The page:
Microsoft CEO Satya Nadella participates in an interview at the company’s headquarters in Redmond, Washington, on March 15, 2023.
Chona Kasinger | Bloomberg | Getty Images
This report is from today’s CNBC Daily Open, our new, international markets newsletter. CNBC Daily Open brings investors up to speed on everything they need to know, no matter where they are. Like what you see? You can subscribe here.
What you need to know today
Altman joins Microsoft
Sam Altman, who was ousted as CEO of OpenAI on Friday, is joining Microsoft to lead a new artificial intelligence team. Greg Brockman, former OpenAI president— and potentially many other employees of the AI startup — will also join Microsoft. Investors cheered the move, pushing Microsoft shares to a record high. Microsoft CEO Satya Nadella, meanwhile, said OpenAI’s governance structure needs to change.
U.S. markets traded higher Monday, led by excitement over technology stocks. Microsoft and Nvidia hit all-time highs, while U.S. Treasury yields dipped on the back of a strong auction. Asia-Pacific markets mostly rose Tuesday. Hong Kong’s Hang Seng Index rose around 1%. Chinese property shares surged after a report said Chinese regulators were drafting a list of developers eligible for financing.
New high for Nvidia
Nvidia shares popped 2.25% to close at an all-time high of $504.09, ahead of the chipmaker’s earnings report today. That gives Nvidia a market capitalization of $1.2 trillion, more than Meta or Tesla. Investors have good cause for cheer: Revenue for the company’s fiscal fourth quarter is estimated to grow 200%, according to LSEG estimates.
Stronger foundation needed
Despite stimulus measures introduced by the Chinese government in recent months, China’s property market needs “more supports,” according to analysts. “Credit risk related to developers” remains the most important issue, according to a Macquarie report. But some developers are emerging from their trough. Real estate company Sunac said Tuesday it’s met restructuring conditions, sending its shares up around 20%.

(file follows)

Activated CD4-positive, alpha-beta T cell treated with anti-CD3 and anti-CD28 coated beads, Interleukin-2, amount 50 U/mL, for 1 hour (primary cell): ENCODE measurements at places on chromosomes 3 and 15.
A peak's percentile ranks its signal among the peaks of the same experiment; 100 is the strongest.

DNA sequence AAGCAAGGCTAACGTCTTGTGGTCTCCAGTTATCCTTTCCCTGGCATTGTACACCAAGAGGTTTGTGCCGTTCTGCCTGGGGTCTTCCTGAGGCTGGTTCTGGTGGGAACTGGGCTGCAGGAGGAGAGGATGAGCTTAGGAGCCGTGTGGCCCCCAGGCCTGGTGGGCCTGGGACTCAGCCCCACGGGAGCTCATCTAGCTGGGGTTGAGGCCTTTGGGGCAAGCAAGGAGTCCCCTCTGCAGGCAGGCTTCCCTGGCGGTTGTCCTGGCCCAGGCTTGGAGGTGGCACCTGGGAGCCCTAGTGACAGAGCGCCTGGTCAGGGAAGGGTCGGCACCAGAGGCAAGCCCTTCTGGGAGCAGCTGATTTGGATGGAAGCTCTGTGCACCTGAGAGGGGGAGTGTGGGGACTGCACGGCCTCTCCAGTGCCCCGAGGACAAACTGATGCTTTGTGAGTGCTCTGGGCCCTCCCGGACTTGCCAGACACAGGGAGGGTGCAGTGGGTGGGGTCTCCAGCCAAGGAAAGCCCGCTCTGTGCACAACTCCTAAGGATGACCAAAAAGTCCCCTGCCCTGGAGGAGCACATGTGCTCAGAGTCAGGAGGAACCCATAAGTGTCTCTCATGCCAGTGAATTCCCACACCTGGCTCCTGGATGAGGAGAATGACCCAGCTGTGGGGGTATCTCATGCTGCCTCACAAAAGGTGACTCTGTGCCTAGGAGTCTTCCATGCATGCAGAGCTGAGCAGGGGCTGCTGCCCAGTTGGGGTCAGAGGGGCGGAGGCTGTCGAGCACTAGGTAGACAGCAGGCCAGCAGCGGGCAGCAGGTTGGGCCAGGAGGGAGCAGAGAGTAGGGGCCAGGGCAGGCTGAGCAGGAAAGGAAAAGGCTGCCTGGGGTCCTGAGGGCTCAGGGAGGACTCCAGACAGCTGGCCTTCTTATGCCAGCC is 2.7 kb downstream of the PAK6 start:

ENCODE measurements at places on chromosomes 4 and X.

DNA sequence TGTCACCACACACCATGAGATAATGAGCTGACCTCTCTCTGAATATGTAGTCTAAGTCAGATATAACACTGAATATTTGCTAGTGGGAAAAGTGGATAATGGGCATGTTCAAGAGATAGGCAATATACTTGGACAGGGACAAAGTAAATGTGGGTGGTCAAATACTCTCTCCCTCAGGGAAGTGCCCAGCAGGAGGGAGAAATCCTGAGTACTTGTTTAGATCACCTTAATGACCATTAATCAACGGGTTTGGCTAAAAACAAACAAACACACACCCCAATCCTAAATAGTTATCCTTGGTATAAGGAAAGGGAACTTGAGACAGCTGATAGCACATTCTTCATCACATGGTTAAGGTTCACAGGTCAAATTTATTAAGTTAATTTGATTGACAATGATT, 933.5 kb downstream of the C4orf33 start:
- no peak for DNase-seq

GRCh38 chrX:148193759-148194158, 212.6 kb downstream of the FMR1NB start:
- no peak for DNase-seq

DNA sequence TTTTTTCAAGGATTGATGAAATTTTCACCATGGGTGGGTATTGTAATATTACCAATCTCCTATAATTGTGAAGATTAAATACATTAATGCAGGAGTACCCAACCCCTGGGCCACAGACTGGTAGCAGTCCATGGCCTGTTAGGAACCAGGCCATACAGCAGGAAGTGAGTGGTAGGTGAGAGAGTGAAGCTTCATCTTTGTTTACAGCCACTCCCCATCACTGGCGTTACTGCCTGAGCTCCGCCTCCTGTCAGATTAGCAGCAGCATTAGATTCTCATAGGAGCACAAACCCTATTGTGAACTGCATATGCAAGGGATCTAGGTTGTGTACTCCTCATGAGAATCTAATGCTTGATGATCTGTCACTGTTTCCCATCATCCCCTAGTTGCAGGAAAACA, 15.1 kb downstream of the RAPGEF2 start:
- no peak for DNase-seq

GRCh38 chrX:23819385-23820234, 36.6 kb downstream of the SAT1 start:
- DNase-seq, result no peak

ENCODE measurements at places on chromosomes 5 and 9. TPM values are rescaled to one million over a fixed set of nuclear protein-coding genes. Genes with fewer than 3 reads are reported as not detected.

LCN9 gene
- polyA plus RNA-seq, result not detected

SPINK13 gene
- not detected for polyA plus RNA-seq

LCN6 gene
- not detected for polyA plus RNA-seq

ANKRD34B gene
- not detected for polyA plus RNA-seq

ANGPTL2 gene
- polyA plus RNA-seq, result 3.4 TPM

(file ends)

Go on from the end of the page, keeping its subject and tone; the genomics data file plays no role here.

[PRO] Cash is not king
High interest rates and Treasury yields have fueled a boom in cash deposits and money market funds. But that’s a “missed opportunity,” said Andy Budden, investment director of equities at financial services firm Capital Group. Instead, investors should “have a bit of courage” — especially because now’s a “good time” to play the market,
The bottom line
All the turmoil at OpenAI over the weekend turned out pretty well — for Sam Altman and Microsoft, at least. Altman’s got a role at Microsoft heading its new artificial intelligence lab. The appointment sent Microsoft shares to a new high.
Wedbush Securities tech analyst Dan Ives, in a note published Monday, had strong words regarding the drama over the weekend. The OpenAI board “was at the kids poker table and thought they won until Nadella and Microsoft took this all over in a World Series of Poker move for the ages with the Valley and Wall Street watching with white knuckles Sunday night/Monday early am,” Ives wrote.
“We view Microsoft now even in a STRONGER position from an AI perspective with Altman and Brockman at MSFT running AI,” he added.
To be sure, these are early days in the OpenAI-Sam Altman saga. The situation is still volatile, but for now, it seems the scales are firmly tipped to one side.
Meanwhile, at another corner of the technology industry, anticipation over Nvidia’s earnings report later today pushed the chipmaker’s shares up to a record high. If history repeats itself, then Nvidia might smash even its out-of-this-world forecast. But with so much good news already baked into the company’s share price, it’s hard to see the stock rising more substantially in the near-term.
Regardless, markets had a positive start to the week. The S&P 500 climbed 0.74%, the Dow Jones Industrial Average added 0.58% and the Nasdaq Composite rose 1.13%. Both the S&P and the Nasdaq enjoyed their fifth consecutive day of gains.
Investors will also be keeping an eye on minutes of the Federal Reserve’s most recent meeting due later today. Given the Fed’s preference of telegraphing its intentions so starkly, the likelihood of anything unexpected in the minutes is slim. That’s a good thing — we’ve had enough excitement across the past few days.
— CNBC’s Sophie Kiderlin contributed to this report.
Article was originally published from here